Digital CurationDay – end

The DCC finished with the customary summing up – state-of-the… – presentation by Cliff Lynch. Cliff’s talks are always entertaining – no visuals so you actually have to listen to the words. [(That’s not a bad thing. I’m thinking of doing all my presentation today – see later  on a flip chart, but it’s a small audience. Of course I could use P8w*p£&nt.]  Literally notes from Cliff’s talk:.
Can we afford to keep changing standards?

What is acceptable data loss?
What is acceptable for recomuptability? Should we recompute on demand? Could be swung by workflows?
Cost of reobservability?
Boink for distributed computing. Gets buy-in from the public. Sony have put support in playStation. Sony is prepackaging protein folding
Where is aggregate resource for preservation going to com from?
How are we to set up organizations to do it?
May divide world into public objects funded by government OR into research universities and cultural memory organizations.
Talk of “business models” may be a way of avoiding facing up to real costs and sustainability.
Need business model that maps onto lifecycle of objects

So in conclusion I think that the iissues are well recognized by the particpants. Some are doing huge and exciting things. The well organized communities are probably well served – they have to concentrate on the bits and the media. But the scattered communities are much worse off.
Some very positive things for me personally:

  • ORE will fly. Jane Hunter has actually buily ORE into SCOPE (I should have mentioned that).  That’s very important because any system has to be seen to be implementable. Jim Downing blogs this (Roundup 14th Dec P.S.). The eChemistry project will use ORE as the fundamental architure. I described it as “changing the public face of chemical information”.  Perhaps it could be more accurate to say: “creating the public face of chemical information” – i.e. we have a new paradigm where centralised databases give way to scientist-based collections.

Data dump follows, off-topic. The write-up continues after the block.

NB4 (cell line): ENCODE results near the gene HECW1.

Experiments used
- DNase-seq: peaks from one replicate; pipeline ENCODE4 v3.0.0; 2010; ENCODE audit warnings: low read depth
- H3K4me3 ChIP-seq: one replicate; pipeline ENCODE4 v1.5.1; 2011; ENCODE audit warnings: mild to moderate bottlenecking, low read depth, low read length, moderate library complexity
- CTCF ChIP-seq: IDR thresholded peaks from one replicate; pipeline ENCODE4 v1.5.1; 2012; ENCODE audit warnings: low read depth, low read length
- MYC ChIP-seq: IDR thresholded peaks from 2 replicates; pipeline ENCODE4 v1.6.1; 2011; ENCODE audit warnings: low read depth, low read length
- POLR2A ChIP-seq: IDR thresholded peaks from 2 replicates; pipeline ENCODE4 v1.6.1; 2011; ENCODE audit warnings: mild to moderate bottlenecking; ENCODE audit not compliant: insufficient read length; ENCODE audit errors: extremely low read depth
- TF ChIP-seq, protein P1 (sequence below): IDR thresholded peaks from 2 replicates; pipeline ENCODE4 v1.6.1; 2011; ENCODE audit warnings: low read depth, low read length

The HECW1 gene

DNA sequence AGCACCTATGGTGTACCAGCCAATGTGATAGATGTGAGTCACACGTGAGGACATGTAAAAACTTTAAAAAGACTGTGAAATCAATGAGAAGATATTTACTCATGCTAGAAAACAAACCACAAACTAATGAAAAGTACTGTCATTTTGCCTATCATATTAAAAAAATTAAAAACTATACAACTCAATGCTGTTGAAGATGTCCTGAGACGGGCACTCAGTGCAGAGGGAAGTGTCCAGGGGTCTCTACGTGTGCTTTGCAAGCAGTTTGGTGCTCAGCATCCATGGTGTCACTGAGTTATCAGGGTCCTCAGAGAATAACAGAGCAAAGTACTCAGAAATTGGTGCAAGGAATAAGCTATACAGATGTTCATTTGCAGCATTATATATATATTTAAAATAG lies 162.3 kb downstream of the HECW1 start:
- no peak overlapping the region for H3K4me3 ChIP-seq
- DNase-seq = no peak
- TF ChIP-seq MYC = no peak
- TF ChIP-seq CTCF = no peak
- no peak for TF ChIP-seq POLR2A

• SPECTRa is being adopted. Everything in repository-world comes with the warning that you have to pay for the glue – there is and will not be a click-and-go approach. So it’s great to see that UIUC has budgedt for the glue.
  • Huge and vibrant contingent from Australia. Australia really has got its act together – they are a community where everyone works together. I’m told that this is partly because the government mandates and funds (sounds like “socialized repositories” :-)). I’m going to oz next February so it was great to meet som many – Margaret Henty, Andy Treloar, Jane Hunter…

Anyway thanks for a great meeting.  A huge communal sympathy for ChrisR – we all signed a book with parchment pages – I can predict that it at least will be preserved

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